Things have improved. She doesn’t attack me quite so viciously every day now. She still attacks everyone else though.

    • I have a tortie, a tuxedo, and a full grey cat and the sweetest one to me is my girl tortie. Shes gray and looks like she fell in bleach! She’s 6 years old and honestly she’s made my life better by being in it! She’s very protective of her mommy. When she wants or needs something, she isn’t shy to tell me!

  23. I love my Missy cat so much. She is a tortie. My vet has said that she has “redirected aggression”. She is doing better with that BUT when I go to bed, Missy will often attack. Last night she came in to bed and I thought all was well, then she bit me on the hand. Can anyone give me any answers? If I sleep in my recliner then all is well. Once the initial bite is over, then she calms down and goes to sleep. Closing the bedroom door is not an option because that is the only place that I can put her cat pan (I live in a small apartment) Thank you for any help you can give.

  24. Never having had a tortie before, when I got Lola and she started to run round the house growling she sounded more like a dog than a cat. I have got used to it now but it still surprises me when it happens in the middle of the night.Purring can change to hissing in a split second and you need to move pretty quickly or else.I would not change her though but sometimes !!!!! typical tortie attitude.

  25. Time for a Gigi story 😉

    For those that don’t know her, Gigi is our senior “tortie with white”. We took her in when she was about 5 years old when her owner passed away. She is long haired and 18 pounds, looks like a stuffed toy.

    As much as Kasey was the Warrior Queen, Gigi is the most docile, domesticated cat I have ever seen.

    However, she does not like the attention from, and activity of, young animals, as our young Shih-Poo pup found out.

    Gigi was sitting in the sun room, looking like the Empress Of The House that she is. All was serine and dignified, as it should be. The pup ran up, got in her face and started barking at her.

    Faster than I could see, she came around with a front paw and hit the little dog on the nose so hard I heard the impact from 20 feet away. There was no more barking and Gigi was left alone. It was over before it got started, Kasey would not have left it there and pursuit and greater punishment would have followed.

    There has not been a repeat performance. You know you are the Empress Of The House, when you can stretch out and sprawl on your back on the kitchen floor and the normally energetic young pup goes out of their way to avoid you 😉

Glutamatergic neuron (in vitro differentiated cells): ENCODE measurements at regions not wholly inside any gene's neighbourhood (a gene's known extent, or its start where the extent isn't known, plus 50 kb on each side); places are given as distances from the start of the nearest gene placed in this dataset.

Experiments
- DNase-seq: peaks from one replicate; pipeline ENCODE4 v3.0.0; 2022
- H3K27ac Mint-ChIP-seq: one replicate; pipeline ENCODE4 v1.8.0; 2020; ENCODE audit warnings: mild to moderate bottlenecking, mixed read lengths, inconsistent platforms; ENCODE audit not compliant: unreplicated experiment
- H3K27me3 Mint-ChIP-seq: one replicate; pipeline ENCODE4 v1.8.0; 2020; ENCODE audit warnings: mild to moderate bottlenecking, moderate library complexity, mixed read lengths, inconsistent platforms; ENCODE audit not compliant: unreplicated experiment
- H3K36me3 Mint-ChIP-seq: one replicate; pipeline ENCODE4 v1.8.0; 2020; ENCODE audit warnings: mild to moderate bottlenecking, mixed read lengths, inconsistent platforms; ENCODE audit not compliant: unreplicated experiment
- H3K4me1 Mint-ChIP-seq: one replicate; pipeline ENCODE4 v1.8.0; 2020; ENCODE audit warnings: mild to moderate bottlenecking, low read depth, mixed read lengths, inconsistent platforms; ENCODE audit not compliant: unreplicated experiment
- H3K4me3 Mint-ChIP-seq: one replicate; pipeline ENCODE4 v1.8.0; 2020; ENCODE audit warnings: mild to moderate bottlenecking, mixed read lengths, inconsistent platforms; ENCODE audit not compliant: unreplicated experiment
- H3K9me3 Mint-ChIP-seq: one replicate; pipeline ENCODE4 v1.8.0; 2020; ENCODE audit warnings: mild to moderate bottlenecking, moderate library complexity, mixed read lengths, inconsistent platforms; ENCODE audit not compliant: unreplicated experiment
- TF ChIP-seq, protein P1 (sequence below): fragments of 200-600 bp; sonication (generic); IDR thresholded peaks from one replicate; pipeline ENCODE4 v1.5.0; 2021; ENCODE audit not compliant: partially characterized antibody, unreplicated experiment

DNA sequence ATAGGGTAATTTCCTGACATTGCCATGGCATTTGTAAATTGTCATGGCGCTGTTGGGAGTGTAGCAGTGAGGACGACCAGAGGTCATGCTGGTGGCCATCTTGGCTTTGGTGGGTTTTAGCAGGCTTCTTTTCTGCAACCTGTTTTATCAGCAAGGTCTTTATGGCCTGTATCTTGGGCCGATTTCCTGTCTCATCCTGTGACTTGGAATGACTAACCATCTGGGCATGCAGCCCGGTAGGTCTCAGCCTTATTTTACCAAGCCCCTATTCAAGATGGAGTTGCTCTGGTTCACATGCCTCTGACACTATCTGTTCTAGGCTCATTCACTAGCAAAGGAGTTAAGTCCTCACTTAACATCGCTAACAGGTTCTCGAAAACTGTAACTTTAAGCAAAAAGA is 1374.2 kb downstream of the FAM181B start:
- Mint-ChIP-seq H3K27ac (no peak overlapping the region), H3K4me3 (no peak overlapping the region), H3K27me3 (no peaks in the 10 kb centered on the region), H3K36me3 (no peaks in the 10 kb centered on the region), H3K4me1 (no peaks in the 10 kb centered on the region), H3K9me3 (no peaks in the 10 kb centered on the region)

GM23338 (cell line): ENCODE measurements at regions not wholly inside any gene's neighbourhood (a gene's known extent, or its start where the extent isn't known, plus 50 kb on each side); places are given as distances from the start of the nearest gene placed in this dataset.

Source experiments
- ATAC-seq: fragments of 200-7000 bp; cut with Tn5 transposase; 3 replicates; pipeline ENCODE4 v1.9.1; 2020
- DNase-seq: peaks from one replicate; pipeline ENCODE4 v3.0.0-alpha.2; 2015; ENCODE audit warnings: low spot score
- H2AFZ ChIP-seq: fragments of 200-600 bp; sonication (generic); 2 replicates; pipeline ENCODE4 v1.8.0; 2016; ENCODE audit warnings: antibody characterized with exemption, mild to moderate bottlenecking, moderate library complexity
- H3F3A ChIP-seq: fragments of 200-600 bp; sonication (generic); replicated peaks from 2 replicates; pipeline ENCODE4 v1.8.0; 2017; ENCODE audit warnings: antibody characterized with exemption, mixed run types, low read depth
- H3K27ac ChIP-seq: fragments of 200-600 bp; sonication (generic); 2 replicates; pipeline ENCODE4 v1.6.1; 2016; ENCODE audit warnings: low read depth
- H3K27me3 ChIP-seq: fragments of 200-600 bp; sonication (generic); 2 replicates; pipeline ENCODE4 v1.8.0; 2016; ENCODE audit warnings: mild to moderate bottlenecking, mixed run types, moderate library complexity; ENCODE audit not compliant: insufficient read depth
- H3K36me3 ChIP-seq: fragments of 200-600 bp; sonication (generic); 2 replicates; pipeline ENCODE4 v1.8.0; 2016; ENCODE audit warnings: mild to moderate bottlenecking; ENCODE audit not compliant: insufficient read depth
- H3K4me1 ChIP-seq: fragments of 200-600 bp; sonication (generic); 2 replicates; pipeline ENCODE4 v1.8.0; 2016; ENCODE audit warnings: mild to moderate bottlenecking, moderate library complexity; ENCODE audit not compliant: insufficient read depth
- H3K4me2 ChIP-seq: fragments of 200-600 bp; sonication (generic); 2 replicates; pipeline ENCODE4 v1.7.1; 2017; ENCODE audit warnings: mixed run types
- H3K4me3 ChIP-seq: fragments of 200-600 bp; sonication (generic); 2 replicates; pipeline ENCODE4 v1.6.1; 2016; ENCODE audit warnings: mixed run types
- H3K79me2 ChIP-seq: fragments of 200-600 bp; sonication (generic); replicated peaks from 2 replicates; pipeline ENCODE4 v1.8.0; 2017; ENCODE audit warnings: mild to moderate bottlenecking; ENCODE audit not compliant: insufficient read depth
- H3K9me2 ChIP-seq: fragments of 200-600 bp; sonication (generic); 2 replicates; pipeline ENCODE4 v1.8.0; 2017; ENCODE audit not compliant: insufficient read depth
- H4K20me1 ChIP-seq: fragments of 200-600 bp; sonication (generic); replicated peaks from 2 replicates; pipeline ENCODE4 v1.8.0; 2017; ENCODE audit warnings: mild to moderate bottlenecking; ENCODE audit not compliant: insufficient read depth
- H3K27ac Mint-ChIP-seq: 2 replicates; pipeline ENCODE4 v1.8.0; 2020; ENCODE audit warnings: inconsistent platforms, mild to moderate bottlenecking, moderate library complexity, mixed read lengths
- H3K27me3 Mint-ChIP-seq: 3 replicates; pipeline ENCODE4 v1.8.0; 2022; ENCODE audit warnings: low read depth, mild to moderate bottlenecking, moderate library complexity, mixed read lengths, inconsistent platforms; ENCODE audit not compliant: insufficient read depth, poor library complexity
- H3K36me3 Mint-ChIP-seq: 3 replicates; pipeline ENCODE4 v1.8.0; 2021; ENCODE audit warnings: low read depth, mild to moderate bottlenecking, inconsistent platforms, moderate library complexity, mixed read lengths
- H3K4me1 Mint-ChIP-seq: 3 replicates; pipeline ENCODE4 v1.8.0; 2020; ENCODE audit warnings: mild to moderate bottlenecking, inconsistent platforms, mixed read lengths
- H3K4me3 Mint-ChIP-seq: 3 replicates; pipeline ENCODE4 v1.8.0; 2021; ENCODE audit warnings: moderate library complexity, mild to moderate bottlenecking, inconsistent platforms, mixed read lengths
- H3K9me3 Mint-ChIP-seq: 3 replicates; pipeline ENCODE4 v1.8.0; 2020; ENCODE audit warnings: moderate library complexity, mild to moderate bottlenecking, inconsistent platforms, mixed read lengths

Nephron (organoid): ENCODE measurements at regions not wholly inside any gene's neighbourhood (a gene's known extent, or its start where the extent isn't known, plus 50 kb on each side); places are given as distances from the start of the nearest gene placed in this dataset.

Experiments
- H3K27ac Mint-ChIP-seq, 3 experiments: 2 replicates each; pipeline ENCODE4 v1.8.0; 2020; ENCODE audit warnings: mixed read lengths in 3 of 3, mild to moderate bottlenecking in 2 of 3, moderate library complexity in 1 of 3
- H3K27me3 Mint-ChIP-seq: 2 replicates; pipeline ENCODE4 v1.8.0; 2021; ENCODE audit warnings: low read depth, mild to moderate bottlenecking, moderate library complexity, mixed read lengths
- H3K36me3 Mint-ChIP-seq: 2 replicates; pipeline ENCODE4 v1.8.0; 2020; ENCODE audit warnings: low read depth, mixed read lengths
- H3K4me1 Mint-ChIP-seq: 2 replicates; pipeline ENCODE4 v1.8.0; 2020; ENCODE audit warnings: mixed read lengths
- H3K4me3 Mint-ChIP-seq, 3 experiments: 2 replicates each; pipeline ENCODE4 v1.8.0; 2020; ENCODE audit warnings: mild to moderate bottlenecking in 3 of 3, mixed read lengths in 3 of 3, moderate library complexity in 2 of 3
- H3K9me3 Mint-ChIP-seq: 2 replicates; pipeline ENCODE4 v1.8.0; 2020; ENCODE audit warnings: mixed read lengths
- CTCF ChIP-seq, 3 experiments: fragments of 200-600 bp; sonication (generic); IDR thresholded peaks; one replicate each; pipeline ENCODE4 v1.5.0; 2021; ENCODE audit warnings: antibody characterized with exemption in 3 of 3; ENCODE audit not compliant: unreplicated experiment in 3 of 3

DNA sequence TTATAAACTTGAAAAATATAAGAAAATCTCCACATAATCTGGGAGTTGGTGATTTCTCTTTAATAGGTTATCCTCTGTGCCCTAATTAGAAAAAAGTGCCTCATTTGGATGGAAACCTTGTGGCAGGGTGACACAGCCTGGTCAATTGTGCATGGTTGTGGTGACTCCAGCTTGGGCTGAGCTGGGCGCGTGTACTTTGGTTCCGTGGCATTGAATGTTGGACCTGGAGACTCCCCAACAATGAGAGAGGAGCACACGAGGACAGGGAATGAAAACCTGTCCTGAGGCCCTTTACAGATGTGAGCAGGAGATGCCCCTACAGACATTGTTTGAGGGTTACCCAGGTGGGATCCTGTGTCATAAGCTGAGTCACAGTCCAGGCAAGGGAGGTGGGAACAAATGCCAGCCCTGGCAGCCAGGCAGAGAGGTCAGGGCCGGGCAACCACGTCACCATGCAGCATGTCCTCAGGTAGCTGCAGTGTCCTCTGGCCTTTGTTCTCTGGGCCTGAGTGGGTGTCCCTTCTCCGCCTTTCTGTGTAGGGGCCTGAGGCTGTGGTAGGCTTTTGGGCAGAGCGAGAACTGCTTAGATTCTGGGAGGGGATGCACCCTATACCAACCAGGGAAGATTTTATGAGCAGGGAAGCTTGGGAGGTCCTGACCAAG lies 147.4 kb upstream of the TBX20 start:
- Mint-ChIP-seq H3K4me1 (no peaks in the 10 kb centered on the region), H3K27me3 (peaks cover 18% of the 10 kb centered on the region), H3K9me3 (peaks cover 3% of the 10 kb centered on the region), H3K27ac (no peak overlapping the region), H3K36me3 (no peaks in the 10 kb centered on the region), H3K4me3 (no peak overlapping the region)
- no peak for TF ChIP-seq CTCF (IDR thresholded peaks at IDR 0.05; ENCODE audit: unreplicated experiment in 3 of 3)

• Once a Tortie teaches a lesson. A follow up is usually not needed. Unless it’s an orange kitty/They need constant reminders.

      • “Unless it’s an orange kitty/They need constant reminders”

        Yes, right on time this morning, Timmy came to Freyja for his butt kicking appointment.

        It followed the predictable format; he initiated it, she was like “I don’t really want to do this, but if you insist”.

        Freyja wend on the floor on her side, he kept trying to attack her, only to take a beating each time.

        He is a nice cat, and smart in many ways, but sometimes does not make good choices.

        Good thing its all in (rough) play. Luckily for him, she does not follow Kasey’s attitude, she did not understand the concept of a play fight 😉

  26. Tim, our 9 1/2 pound orange guy has been choosing to play fight with Freyja in the morning lately.

    Perhaps its the cooler air that is stirring him up.

    Freyja does not particularly like this and responds accordingly.

    Freyja is a 3 year old, long hair, dark tortie. I think she is part Maine Coon because she is 15 pounds, and not over weight for her size.

    She is actually quite quiet and docile, unlike my still missed Warrior Queen, Kasey. She is a strong , calculating and skilled “scrapper”, though.

    Tim initiates, she goes immediately on her side, I believe he see’s as a sign she is submissive and he is winning.

    Actually, she does this so she can bite and use all 4 legs/paws. He lunges at her, she grabs him, kick and bites. He retreats, then tries again, getting pummelled in the process.

    Once he has had enough, the retreats and Freyja is left in peace, in possession of the living room floor.

    Did he learn from this?

    No. 😉

    There’s a good chance of it being repeated tomorrow morning.

    • Orange kitties are cute, cuddly and kinda slow. Freyja put him in his place and kinda gently for a Tortie. Kasey would not have been that kind.

      • “Kasey would not have been that kind.”

        Quite right.

        Taz was our 23 pound orange guy, Kasey was 15 pounds; a fairly bit tortie.

        Every once in a while, for reasons only known to him, Taz would come up behind Kasey and sniff her.

        Words cannot do justice to the result, which was quick, and not pretty.

        I’d just say to him, “how’d that work for ya last time, big fella?”

        He never did seem to learn from the experience though but that’s a typical orange boy. He was a friendly, good natured cat, he just didn’t make good choices sometimes 😉